Write it down

The urge to write can come from out of nowhere and when one least expects it.

Buried somewhere in my jumble of notebooks and scraps of paper containing random thoughts,  personal notes and attempts at journals, is a long-ago reflection I felt so compelled to get out of my head and onto paper that I rushed home to get started on it. Couldn’t wait. I can’t find it now — at least 50 years have passed since I wrote it — so you will be spared its actual text. Here’s the gist of it: The faces of the people as they departed the public event I had attended were curiously downcast, even vacant, it’s fair to say. Little expression. What fascinated me at the time was the fact that they all were filing out of Miami’s Orange Bowl stadium where their home team, the Miami Dolphins, had just won an exciting football game. Why were they all so glum? That bothered me, and I had to write about it. Had to.

And that’s important. Personalities vary, and certainly lifetimes of dissimilar experiences make us different from one another. That’s true, but I believe — no, make that stronger — I’m certain of this: All of us at times experience an urge to express ourselves in writing. To get it out of our heads and onto paper, or if you wish, the lighted screen. But we don’t do it. What’s holding us back?

The population of people who love to read is huge, all over the world. From trashy bodice-rippers to well-researched, thought-provoking literature, we love to read what someone else has written. Love it. We love best the material that feels authentic to us, real-life, personal. It is irresistible. Such writing draws us into its world and plops us right there, in the scene, a seat at the table. What a treat.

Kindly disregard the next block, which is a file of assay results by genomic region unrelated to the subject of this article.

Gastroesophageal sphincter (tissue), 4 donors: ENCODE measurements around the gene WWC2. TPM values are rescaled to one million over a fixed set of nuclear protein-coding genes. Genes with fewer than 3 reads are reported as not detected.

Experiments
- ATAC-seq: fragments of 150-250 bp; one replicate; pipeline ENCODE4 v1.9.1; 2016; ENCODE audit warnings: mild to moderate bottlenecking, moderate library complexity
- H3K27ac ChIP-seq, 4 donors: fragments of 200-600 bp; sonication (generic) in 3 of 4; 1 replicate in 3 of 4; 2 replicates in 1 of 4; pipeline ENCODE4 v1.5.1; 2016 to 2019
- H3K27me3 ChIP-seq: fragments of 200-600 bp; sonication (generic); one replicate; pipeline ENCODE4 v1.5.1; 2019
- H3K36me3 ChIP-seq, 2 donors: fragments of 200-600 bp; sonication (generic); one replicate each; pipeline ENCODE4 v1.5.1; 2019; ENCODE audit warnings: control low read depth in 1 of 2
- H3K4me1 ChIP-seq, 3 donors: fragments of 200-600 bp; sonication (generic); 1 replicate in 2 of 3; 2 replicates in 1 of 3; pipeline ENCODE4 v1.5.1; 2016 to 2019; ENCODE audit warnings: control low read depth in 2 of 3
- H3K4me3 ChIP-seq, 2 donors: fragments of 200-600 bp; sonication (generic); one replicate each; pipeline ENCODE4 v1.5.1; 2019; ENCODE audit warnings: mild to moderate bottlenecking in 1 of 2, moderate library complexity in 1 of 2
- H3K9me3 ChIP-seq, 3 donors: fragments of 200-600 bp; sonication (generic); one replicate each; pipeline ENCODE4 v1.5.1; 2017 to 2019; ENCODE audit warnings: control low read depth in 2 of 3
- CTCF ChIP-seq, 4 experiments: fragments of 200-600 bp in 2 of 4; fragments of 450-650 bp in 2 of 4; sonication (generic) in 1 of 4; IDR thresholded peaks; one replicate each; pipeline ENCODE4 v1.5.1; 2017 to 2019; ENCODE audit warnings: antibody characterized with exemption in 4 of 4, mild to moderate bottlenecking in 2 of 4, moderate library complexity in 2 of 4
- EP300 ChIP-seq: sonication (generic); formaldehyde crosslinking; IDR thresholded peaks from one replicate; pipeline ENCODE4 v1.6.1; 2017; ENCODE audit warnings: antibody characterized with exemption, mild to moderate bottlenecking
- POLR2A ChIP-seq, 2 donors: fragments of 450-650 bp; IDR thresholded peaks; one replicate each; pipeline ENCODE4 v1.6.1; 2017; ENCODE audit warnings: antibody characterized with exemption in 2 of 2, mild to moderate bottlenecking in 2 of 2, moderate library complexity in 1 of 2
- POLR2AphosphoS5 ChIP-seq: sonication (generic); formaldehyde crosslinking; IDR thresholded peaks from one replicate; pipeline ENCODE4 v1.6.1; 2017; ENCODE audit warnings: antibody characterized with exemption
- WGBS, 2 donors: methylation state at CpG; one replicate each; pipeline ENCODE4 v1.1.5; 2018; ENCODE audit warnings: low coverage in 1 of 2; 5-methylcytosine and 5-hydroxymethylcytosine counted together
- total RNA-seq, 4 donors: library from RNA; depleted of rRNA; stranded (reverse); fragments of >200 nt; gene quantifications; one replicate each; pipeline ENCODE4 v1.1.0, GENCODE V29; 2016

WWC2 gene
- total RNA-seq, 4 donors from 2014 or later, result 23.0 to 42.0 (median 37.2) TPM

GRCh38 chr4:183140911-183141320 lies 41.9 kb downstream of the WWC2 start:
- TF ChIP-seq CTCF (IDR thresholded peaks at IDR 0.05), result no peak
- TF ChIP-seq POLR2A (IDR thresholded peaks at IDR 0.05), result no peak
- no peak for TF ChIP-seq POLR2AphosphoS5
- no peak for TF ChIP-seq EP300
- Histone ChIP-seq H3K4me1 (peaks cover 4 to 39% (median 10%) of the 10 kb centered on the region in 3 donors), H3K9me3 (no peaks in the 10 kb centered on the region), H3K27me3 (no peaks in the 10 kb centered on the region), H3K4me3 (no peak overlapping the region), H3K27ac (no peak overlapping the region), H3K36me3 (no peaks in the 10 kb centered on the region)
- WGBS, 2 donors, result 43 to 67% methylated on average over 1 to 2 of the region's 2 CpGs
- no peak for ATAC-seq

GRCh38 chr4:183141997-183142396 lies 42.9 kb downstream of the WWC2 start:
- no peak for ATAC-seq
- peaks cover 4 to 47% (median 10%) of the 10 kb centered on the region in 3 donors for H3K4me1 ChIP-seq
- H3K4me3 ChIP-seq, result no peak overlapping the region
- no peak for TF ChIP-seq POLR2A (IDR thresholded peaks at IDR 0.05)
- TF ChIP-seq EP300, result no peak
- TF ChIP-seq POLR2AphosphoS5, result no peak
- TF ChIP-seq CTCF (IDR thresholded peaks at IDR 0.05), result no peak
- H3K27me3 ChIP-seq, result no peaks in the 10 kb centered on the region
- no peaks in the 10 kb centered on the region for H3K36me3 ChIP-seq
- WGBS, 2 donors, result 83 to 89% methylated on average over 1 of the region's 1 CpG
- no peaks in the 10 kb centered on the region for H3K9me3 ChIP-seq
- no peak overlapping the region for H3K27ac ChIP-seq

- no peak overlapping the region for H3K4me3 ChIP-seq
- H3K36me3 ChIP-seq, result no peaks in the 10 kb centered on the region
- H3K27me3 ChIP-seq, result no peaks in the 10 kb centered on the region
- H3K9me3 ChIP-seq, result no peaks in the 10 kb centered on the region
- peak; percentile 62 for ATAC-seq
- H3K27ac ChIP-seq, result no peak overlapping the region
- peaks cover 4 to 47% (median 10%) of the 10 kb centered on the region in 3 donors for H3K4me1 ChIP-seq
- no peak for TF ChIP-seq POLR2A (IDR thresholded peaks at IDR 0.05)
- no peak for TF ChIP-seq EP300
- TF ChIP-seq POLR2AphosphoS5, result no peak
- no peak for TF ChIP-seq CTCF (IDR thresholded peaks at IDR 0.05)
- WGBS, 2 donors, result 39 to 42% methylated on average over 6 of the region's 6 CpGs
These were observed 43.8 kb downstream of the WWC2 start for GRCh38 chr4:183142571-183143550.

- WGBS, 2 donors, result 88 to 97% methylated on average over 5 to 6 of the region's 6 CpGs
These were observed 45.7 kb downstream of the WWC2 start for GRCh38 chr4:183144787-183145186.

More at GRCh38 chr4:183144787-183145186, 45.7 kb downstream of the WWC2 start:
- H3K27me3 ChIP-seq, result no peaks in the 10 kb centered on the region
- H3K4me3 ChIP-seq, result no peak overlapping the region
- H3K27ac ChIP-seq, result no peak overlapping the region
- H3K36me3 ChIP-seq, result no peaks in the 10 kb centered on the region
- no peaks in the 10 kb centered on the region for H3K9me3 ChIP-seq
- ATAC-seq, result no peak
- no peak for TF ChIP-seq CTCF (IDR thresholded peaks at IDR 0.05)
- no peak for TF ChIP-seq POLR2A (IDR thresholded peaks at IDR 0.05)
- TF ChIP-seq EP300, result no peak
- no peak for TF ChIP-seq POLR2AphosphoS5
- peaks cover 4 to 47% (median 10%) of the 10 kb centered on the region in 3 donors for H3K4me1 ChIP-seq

You can’t write like that, you say? Balderdash. Here’s a suggestion. The next time you have an experience that changes your mood, write about it. As soon as you can, while the feeling is fresh. It could be anything. A cashier is rude to your or especially kind. Someone slips into the parking space just as you were heading for it. That play or concert you just attended left you in tears it was so good. You just heard about a cancer diagnosis in a dear friend. Your child’s school grades are up. Your spouse or partner just surprised you with an unexpected gift or forgets your birthday.

If you think no one else would be interested, you’re mistaken. Just tell it as it happened and how it made you feel. Others will read it, and you will have given them that pleasure. The act of writing it down becomes even more important as we age. Coming behind us are children, grandchildren, neighbors and friends younger than us who will not have shared our experiences. Never used a rotary dial phone, never experienced black and white television, never seen a washing machine with a wringer attached, never lived through a world war.

Your writing will offer them joy and information they can’t get any other way. It will enrich their lives. Yours, too.

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